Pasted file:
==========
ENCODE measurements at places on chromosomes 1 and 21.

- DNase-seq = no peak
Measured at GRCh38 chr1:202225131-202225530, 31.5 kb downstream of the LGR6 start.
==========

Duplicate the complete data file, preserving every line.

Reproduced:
ENCODE measurements at places on chromosomes 1 and 21.

- DNase-seq = no peak
Measured at GRCh38 chr1:202225131-202225530, 31.5 kb downstream of the LGR6 start.